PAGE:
Animals and horses in particular, may develop, what has been termed stachybotryotoxicosis after ingestion of feed (hay, etc.) heavily contaminated with Stachybotrys chartarum.  It is characterized as an irritation of the mouth, throat, and nose which may lead to dermal necrosis and possible shock.  Stachybotrys chartarum is known to produce a variety of toxins; macrocytic trichothecenes and related trichoverroids: roridin E and L-2; satratoxins F, G, and H; isosatratoxins F, G, and H; verrucarins B and J; and the trichoverroids, trichoverrols A and B and trichoverrins A and B.

According to the Center for Disease Control and Prevention, "The term 'toxic mould' is not accurate. While certain moulds are toxigenic, meaning they can produce toxins (specifically mycotoxins), the moulds themselves are not toxic, or poisonous.

Macroscopic Morphology:

Note:  Sadly I have no photos of Stachybotrys colonies to share with the reader.  A colleague provided swabs from blackened areas on damp washroom wallboard during a renovation.  Days later, a quick adhesive tape mount of preliminary growth revealed the Stachybotrys posted below.  Unfortunately it was quickly overgrown by other moulds present in the same sample and at a particularly busy time in the lab, I could not devote more time to its isolation.  My hope was to obtain the mould from some other source at a more convenient time, which sadly, never came.   'Google Images' brings up a number of images of both the colonies on mycological media as well as 'in-situ' -on walls etc.  Permissions could not be obtained to link to the photo which I felt best represented this mould's growth.

Stachybotrys exhibits rapid growth, maturing in three to four days.  It has a powdery to cottony texture.

The surface colouration is initially white but quickly becomes  black but may also exhibit pink or orange on the surface depending on the growth medium and species.

The reverse is also dark brown or black

Microscopic Morphology:

Stachybotrys has hyphae which are septate and hyaline when young but may darken with maturity.

Conidiophores may also be hyaline or may develop an olivaceous or dark pigmentation.  The conidiophores may be septate, simple or branched.  Conidiophores may show a rough-wall texture, particularly at the upper part, near the phialides.

Phialides (9-14 µm in length) may be hyaline, olivaceous to black in colour. They are ellipsoidal in shape and form in groups of 3 to 10 at the apex of the conidiophore
Phialides produce conidia singly and successively into a slime droplet that covers the phialides.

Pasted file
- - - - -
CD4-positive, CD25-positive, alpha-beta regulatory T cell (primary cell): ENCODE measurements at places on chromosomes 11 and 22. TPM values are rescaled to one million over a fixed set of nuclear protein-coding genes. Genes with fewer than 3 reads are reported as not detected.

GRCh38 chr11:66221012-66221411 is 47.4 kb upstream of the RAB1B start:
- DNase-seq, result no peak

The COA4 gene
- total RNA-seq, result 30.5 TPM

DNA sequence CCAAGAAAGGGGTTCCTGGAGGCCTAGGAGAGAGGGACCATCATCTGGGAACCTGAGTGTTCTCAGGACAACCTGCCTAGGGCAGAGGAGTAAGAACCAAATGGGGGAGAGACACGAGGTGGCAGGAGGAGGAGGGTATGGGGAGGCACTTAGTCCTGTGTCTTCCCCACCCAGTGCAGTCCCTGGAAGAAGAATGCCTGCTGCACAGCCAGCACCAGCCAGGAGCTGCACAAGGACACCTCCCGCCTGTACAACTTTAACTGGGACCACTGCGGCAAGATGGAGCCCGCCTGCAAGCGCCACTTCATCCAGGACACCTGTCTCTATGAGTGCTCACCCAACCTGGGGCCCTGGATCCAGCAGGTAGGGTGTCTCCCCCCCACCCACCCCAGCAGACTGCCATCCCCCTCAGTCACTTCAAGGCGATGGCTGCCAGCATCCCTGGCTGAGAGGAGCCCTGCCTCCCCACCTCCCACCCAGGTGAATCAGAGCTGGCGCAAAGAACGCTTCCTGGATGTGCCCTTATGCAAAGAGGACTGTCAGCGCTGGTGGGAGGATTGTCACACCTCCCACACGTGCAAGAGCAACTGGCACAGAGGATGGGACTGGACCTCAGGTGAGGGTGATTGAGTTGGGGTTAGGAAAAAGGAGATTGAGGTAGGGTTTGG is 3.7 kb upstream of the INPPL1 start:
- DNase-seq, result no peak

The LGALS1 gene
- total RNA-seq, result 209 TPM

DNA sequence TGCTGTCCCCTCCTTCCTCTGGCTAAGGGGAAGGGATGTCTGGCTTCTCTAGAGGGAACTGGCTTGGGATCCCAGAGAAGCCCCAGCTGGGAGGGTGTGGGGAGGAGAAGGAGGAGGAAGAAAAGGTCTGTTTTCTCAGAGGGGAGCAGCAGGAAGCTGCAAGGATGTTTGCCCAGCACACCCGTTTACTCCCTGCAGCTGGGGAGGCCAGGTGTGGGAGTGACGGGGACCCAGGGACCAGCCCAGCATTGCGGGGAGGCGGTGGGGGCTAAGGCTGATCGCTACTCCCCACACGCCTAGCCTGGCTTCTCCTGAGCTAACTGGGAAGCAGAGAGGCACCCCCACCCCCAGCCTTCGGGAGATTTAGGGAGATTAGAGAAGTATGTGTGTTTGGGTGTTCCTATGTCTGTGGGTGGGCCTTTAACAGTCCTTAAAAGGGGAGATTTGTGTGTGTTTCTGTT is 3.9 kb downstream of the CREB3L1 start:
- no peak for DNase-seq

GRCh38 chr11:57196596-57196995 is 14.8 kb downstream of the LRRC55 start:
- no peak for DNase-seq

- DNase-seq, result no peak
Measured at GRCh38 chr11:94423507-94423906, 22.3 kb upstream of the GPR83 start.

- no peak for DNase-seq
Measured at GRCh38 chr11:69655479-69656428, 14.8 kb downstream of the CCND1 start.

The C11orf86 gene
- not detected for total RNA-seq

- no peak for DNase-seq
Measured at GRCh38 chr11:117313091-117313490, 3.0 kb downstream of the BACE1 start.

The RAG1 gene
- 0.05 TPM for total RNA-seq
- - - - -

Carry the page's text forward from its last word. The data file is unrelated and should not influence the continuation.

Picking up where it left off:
The conidia are 7 to 12 by 4 to 6 µm, black, unicellular, ellipsoidal in shape and smooth to rough-walled.  Conidia are borne in slimy masses at the apices of the phialides.

Stachybotrys species -phialides are 9-14 µm in length and are borne in slimy masses at the apices of the phialides.
  (1000X, LPCB, DMD-108)

Stachybotrys species -phialides are ellipsoidal in shape and form in groups of 3 to 10 at the apex of the conidiophore.  The phialides are 9-14 µm in length.
 (1000X, LPCB, DMD-108)
 Stachybotrys species -conidiophores may show a rough-wall texture, particularly at the upper part, near the phialides.
 (1000X, LPCB, DMD-108)

Stachybotrys species - conidiophores may be septate, simple or branched.  Here both septation and branching are clearly visible.
(1000X, LPCB, DMD-108)

 Stachybotrys species -conidia are 7 to 12 by 4 to 6 µm, black, unicellular, ellipsoidal in shape and smooth to rough-walled.  In this photo the slimy mass of conidia have been disrupted.
(1000X, LPCB, DMD-108)

 Stachybotrys species -This photo again shows a disrupted mass of ellipsoidal conidia.  The dark pigmentation obliterated fine detail.  Rough texture on the upper portion of the phialide is evident.
(1000X, LPCB, DMD-108)

Stachybotrys species -conidiophores may also be hyaline or may develop an olivaceous or dark pigmentation.  (1000X, LPCB, DMD-108)

 Stachybotrys species -hyphae are septate and hyaline when young but may darken with maturity.
 (1000X, LPCB, DMD-108)

Stachybotrys is highly cellulolytic which is why it enjoys growing on the various substrates already mentioned.  It grows quite readily in materials low in nitrogen.
Stachybotrys differs from Memnoniella by not producing conidia in chains
While both the above genera are environmental contaminants, they are seldom isolated in the clinical laboratory.
Stachybotrys grows well at 37ᵒC

One method of isolating or recovering Stachybotrys is to streak suspected conidia from the source onto dampened filter paper (eg. Whatman).  Incubate the paper at 25 to 30ᵒC for about a week and look for dark patches.  Transfer any growth to Sabouraud Dextrose Agar or Corn Meal Agar.  Some sources claim that the fungus grows better on less nutritious media and this feature may assist in isolating it from more fastidious, yet fast growing fungi.

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Saturday, 28 November 2015

Saksenaea vasiformis complex

Saksenaea vasiformis complex - Zygomycete

Note:  I had been debating with myself whether to post this organism at all as I have so few photos to share.  The photos I am posting show only the most basic characteristic features that would clue you in that this is a Zygomycete.  Still, it may be of interest to some….and, what else am I going to do with the photos?

Until recently, Saksenaea vasiformis was recognized as the sole species within this genus.  Currently, three species are recognized[i] and can be differentiated by genetic, morphological and physiological characteristics.  Now recognized are; S. vasiformis which produces mainly cylindrical sporagniospores with rounded ends, S. erythrospora which has large sporangiophores and sporangia, which produce biconcave ellipsoidal sporangiospores, and S. oblongiaspora, characterized by oblong sporangiospores and its failure to grow at 42ᵒC.

Ecology:  Saksenaea species can be found worldwide, having been isolated from soils in India, Brazil, Panama, Honduras, as well as the United States.